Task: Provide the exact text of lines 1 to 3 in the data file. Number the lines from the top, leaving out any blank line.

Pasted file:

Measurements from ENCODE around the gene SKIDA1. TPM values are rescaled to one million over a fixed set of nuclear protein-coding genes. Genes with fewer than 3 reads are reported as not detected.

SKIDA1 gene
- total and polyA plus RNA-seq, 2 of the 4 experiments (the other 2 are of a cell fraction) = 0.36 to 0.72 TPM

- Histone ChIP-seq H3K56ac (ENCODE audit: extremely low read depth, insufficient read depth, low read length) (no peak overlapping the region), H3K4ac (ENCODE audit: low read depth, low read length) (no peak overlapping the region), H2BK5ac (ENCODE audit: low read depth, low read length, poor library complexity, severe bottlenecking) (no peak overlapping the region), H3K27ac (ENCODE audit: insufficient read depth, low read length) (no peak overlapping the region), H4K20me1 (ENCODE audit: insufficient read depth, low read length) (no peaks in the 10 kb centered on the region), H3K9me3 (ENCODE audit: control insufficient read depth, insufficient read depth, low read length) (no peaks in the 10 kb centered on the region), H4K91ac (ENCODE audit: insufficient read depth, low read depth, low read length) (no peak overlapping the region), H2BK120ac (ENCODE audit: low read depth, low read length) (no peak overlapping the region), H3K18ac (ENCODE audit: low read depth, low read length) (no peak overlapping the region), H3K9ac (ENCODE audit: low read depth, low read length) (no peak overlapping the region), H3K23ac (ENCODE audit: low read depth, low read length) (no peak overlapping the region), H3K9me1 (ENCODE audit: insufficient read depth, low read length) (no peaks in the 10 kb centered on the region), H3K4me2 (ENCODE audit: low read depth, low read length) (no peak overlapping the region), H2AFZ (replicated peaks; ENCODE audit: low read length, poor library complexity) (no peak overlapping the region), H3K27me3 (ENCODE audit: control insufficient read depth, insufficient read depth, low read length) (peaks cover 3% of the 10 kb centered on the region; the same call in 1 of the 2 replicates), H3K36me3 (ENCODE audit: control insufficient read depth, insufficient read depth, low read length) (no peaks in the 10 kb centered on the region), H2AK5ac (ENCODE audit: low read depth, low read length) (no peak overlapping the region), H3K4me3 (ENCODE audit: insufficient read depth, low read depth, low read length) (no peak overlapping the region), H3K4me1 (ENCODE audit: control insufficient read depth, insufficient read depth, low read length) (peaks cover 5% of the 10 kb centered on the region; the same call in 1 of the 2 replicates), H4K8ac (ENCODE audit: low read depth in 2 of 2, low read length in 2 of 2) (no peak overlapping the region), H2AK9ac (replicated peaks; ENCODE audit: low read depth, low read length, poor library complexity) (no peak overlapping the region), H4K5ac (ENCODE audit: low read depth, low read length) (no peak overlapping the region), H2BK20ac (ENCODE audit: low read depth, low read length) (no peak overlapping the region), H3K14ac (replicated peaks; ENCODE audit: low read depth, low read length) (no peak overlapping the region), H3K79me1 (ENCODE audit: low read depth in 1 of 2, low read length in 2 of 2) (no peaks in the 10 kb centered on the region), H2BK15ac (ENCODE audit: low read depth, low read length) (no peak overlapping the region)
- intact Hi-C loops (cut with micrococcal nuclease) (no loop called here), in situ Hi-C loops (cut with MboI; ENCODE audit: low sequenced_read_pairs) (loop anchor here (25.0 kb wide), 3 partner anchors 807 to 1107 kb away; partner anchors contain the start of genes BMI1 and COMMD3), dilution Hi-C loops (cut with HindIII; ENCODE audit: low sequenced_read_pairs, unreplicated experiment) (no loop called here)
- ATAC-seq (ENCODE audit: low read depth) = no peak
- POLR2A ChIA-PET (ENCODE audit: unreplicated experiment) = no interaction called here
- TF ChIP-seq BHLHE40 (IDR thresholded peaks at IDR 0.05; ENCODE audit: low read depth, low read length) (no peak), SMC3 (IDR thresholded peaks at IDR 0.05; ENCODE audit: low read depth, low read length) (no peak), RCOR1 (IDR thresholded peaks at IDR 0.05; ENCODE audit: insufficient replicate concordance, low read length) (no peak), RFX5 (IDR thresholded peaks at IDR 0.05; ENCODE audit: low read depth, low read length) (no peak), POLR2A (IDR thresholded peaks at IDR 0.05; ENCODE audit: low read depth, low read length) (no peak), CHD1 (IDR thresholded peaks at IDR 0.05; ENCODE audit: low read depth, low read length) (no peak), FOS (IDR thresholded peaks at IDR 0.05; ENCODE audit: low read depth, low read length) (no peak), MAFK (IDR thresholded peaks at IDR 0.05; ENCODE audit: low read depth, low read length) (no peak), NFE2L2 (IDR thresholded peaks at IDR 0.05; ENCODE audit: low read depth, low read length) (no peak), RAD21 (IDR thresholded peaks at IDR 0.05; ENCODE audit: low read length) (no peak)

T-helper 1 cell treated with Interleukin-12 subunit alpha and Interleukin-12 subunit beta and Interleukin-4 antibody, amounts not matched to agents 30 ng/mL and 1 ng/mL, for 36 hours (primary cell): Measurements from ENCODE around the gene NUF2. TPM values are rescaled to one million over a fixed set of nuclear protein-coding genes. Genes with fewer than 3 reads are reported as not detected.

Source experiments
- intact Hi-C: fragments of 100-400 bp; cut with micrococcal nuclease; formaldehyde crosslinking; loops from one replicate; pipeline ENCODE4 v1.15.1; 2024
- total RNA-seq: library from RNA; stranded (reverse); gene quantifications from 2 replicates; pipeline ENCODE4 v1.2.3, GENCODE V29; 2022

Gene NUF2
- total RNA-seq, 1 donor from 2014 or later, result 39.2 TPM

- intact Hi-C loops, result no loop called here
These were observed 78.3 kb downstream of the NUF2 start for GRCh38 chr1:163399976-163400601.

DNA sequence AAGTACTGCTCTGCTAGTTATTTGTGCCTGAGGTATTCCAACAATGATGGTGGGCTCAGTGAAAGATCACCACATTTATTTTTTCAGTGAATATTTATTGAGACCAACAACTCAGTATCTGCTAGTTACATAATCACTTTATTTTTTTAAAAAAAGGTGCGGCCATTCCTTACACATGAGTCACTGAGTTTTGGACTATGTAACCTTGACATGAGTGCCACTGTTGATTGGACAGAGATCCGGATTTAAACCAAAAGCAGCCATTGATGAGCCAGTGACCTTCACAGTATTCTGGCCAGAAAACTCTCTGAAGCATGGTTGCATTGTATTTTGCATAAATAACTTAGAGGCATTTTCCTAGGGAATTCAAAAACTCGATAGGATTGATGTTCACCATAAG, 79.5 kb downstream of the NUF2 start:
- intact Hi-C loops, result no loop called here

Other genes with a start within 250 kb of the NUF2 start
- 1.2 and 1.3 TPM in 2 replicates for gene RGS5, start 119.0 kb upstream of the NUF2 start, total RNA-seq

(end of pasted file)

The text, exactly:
Measurements from ENCODE around the gene SKIDA1. TPM values are rescaled to one million over a fixed set of nuclear protein-coding genes. Genes with fewer than 3 reads are reported as not detected.

SKIDA1 gene
- total and polyA plus RNA-seq, 2 of the 4 experiments (the other 2 are of a cell fraction) = 0.36 to 0.72 TPM